We'll get to the beer in a moment, but first we need to remind ourselves that in my previous blog I introduced a collection of Unavoidable laws of the universe as we know it!
, such as the Law of Close Encounters
(which states that the probability of meeting someone you know increases when you are with someone with whom you don't wish to be seen).
At that time I asked if anyone else had any such laws, and several folks responded. For example, I was pointed to a page on Murphy's laws, which is to be found on the site of the New York software engineering firm End of the World Production, LLC – an interesting group of folks who even provide us with a PGP public encryption key on their "Contact Us" page so that the more paranoid amongst us can send them an email saying "Hi There" without fear that any unauthorized person can see it.
We're all familiar with Murphy's basic law, which can be summarized as: "If anything can go wrong, it will." This law is then developed along the lines of: "If there is a possibility of several things going wrong, the one that will cause the most damage will be the first one to go wrong," and "If anything just cannot go wrong, it will anyway!". And so forth. There's also O'toole's commentary on Murphy's laws, which is: "Murphy was an optimist!" plus a bunch of other items.
But we digress... While wandering around this site, I meandered into a whole slew of interesting stuff, such as an article entitled Scientists Discover Beer in Space!. Well, who could resist a lead like that? (Obviously not you, because you are reading this blog.)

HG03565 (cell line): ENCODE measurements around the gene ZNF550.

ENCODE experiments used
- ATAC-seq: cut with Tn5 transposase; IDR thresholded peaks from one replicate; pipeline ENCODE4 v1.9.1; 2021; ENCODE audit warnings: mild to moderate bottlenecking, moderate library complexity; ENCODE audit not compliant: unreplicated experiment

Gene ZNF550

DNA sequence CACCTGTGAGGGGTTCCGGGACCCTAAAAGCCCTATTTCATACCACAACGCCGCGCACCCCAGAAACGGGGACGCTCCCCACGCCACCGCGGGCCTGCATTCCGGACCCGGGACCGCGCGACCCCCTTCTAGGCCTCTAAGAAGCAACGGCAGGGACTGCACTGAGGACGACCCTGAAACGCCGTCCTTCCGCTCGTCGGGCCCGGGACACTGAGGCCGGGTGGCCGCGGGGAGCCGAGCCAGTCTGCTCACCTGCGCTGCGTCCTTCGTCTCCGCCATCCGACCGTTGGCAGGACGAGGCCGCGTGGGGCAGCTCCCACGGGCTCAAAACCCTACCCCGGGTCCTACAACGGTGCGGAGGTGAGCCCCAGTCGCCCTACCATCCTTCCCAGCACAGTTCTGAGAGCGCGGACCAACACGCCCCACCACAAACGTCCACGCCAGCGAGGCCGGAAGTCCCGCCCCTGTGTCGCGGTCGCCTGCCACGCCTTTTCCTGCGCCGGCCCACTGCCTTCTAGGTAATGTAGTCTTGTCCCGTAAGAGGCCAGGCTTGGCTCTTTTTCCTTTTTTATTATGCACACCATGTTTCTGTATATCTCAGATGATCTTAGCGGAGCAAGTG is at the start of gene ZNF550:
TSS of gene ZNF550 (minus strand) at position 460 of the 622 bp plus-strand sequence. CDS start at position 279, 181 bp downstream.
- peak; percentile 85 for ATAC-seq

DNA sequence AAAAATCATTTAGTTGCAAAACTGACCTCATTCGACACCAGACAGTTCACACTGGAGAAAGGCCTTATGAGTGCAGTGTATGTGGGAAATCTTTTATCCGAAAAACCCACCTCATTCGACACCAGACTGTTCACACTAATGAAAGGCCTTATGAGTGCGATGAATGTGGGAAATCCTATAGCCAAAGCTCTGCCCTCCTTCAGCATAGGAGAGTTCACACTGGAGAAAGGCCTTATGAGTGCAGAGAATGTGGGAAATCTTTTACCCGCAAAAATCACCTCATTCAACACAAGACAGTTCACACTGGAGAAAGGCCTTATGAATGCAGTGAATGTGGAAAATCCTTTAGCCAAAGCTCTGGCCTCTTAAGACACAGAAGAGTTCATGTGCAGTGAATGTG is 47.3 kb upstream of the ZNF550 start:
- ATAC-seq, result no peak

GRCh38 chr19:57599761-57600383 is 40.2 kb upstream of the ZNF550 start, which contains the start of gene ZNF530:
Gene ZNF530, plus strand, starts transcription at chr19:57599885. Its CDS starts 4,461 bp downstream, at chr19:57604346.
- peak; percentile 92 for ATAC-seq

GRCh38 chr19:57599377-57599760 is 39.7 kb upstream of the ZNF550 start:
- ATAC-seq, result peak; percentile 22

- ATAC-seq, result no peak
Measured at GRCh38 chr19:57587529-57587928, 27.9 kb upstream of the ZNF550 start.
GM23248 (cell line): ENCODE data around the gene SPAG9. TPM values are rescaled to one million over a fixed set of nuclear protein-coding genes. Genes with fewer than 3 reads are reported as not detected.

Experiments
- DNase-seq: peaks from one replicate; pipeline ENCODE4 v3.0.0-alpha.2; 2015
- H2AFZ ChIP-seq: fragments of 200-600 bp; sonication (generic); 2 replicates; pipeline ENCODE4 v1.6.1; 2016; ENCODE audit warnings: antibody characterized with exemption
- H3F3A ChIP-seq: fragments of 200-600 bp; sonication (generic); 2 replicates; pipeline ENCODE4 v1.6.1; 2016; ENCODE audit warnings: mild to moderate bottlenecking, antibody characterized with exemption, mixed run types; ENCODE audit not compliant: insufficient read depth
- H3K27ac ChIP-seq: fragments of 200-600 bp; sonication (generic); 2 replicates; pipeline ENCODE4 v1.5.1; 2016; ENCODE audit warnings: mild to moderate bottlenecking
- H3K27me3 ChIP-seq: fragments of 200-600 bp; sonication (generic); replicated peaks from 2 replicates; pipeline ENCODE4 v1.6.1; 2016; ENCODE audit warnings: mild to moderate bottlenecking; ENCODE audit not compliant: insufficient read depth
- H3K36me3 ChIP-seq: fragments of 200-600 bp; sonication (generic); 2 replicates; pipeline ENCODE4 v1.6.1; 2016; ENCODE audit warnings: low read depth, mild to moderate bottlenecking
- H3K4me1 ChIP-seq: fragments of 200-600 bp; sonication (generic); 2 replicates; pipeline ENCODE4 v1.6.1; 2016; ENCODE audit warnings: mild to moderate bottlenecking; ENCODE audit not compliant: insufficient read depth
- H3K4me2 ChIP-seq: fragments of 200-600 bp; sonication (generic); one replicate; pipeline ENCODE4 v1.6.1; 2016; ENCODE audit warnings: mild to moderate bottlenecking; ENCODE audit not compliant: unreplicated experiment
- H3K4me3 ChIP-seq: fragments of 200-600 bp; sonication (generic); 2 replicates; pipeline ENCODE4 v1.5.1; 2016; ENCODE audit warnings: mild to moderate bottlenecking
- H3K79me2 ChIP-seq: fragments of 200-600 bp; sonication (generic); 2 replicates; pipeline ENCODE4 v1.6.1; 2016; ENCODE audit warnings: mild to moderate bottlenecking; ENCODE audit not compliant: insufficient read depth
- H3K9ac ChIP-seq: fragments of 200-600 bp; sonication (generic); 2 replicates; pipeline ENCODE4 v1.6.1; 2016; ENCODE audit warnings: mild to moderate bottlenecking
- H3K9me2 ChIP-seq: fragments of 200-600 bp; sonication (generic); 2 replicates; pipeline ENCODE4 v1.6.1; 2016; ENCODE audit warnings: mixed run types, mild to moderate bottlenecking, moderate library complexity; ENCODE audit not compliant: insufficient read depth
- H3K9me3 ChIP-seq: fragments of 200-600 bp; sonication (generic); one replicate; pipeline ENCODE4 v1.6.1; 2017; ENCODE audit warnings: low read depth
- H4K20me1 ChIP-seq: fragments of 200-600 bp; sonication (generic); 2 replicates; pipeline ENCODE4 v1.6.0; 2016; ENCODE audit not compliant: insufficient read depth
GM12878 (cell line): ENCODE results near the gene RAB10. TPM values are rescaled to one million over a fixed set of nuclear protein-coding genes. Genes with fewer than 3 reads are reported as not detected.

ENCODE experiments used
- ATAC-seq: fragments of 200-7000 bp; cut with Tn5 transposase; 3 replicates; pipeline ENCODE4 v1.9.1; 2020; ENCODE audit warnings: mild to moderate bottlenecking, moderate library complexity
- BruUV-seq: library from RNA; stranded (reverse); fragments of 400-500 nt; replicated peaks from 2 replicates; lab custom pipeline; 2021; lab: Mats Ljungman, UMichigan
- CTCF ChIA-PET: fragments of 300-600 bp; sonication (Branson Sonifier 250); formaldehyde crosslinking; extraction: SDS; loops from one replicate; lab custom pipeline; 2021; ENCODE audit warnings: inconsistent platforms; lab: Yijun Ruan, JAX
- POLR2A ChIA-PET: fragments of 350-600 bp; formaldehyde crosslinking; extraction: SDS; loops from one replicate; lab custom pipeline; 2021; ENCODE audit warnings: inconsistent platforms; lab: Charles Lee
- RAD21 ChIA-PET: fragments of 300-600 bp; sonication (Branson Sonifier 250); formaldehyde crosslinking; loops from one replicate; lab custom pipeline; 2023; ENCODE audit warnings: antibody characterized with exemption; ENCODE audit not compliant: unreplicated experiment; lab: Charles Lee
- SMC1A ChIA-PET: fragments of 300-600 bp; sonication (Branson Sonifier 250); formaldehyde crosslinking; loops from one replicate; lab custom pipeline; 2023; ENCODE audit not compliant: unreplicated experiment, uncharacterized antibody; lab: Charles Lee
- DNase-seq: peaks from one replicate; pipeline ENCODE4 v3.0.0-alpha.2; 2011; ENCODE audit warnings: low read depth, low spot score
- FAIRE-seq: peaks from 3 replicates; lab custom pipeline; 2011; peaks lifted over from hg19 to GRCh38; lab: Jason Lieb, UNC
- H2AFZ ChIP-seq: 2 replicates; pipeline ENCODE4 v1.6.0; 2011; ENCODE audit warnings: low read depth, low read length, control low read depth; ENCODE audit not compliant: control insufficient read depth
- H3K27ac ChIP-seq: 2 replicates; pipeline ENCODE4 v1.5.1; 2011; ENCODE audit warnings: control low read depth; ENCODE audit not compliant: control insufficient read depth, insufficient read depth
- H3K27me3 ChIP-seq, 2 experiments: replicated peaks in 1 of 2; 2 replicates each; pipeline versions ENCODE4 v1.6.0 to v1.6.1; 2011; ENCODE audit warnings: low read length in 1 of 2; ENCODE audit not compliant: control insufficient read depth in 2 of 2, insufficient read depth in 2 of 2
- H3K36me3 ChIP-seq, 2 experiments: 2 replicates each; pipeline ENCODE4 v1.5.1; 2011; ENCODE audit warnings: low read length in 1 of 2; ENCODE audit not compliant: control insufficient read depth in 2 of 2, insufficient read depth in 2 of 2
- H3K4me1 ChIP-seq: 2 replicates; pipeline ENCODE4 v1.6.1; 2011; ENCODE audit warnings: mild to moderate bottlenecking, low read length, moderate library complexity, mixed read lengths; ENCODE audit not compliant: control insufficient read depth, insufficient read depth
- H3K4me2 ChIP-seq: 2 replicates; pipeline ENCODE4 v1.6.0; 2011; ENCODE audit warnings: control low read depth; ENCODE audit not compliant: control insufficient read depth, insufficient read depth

Apparently, three British scientists have discovered an interstellar gas cloud containing enough alcohol to make 400 trillion trillion pints of beer (that's real English beer – you can pretty much double this quantity if you're thinking about making its weaker American counterpart). Interestingly enough, this gas cloud is floating around in the constellation of Aquila, which is the sign of the Eagle, which – in turn – is the mascot of Anheuser-Busch. (Coincidence? I think not!)
There's a whole lot more to this story, and a whole bunch of other interesting articles on this site. I'm about to bounce back over to see what other gems are to be found. Hold my calls, I may be gone some time
Questions? Comments? Feel free to email me – Clive "Max" Maxfield – at firstname.lastname@example.org). And, of course, if you haven't already done so, don't forget to Sign Up for our weekly Programmable Logic DesignLine Newsletter.